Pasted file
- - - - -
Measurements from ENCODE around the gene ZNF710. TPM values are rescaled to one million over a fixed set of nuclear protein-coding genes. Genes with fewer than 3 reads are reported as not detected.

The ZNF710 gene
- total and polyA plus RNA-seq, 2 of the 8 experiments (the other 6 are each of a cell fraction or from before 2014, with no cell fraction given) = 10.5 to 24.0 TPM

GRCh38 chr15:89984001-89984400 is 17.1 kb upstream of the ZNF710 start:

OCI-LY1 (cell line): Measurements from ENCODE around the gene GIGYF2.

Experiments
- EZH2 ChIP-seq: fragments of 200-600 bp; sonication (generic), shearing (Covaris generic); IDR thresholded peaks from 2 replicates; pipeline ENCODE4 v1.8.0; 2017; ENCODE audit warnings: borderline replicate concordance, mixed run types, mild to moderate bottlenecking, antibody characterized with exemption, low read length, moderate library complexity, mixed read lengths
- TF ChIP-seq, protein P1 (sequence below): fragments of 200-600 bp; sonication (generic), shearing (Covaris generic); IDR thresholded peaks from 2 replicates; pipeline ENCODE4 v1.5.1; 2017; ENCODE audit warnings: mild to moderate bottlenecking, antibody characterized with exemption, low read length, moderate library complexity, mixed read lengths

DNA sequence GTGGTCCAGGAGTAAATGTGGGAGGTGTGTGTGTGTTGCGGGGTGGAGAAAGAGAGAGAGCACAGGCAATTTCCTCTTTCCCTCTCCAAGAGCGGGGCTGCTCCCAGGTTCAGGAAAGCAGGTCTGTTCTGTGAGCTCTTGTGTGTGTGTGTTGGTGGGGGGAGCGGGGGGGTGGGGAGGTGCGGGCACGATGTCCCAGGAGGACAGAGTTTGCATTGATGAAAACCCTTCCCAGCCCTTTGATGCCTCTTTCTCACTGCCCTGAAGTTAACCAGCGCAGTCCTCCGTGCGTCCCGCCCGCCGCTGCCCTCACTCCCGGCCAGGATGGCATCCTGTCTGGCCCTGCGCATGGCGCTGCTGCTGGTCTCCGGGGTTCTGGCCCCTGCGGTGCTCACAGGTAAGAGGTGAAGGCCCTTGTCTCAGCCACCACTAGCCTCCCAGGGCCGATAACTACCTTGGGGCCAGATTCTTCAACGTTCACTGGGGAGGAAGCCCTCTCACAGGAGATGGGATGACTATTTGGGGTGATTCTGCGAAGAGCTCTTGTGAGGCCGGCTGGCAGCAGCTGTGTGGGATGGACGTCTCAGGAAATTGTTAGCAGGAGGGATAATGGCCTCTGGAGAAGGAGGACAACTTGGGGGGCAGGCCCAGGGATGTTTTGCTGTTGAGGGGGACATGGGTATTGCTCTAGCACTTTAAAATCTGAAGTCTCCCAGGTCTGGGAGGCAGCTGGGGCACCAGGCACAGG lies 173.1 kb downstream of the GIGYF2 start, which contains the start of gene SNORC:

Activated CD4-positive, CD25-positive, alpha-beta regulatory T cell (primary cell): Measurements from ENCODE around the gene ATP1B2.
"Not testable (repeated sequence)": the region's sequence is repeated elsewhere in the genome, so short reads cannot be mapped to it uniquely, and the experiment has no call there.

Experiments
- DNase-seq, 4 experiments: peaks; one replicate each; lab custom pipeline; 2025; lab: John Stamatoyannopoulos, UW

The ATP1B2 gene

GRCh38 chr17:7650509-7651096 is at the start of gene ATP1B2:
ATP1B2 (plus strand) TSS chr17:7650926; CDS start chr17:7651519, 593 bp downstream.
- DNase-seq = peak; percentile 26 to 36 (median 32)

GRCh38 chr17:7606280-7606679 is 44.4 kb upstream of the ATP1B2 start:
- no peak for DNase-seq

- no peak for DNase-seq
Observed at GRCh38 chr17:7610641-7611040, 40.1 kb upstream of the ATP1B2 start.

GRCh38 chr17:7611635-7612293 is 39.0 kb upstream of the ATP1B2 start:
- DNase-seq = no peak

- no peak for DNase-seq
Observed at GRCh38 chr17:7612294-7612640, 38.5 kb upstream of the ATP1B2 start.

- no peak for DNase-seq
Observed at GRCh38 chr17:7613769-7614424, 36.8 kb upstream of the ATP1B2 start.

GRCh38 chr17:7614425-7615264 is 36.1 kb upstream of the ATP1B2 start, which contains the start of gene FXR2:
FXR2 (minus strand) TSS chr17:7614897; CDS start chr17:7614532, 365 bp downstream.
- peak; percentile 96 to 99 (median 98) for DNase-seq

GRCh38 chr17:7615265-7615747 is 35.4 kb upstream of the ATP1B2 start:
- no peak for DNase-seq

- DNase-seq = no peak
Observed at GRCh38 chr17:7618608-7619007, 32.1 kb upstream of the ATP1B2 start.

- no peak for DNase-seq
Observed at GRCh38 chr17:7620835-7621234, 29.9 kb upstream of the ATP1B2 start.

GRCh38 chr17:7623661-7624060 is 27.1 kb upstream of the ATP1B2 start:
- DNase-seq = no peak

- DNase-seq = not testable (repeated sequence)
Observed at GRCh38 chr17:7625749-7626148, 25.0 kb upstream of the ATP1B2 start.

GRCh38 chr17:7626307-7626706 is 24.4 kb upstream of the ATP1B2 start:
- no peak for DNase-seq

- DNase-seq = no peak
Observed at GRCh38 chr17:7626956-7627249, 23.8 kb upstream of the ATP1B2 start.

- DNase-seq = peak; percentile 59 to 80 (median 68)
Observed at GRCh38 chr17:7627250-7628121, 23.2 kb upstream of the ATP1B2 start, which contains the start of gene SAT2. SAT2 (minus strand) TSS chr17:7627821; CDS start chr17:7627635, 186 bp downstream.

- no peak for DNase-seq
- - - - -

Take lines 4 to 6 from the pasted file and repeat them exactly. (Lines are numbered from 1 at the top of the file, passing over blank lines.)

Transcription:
GRCh38 chr15:89984001-89984400 is 17.1 kb upstream of the ZNF710 start:

OCI-LY1 (cell line): Measurements from ENCODE around the gene GIGYF2.

Experiments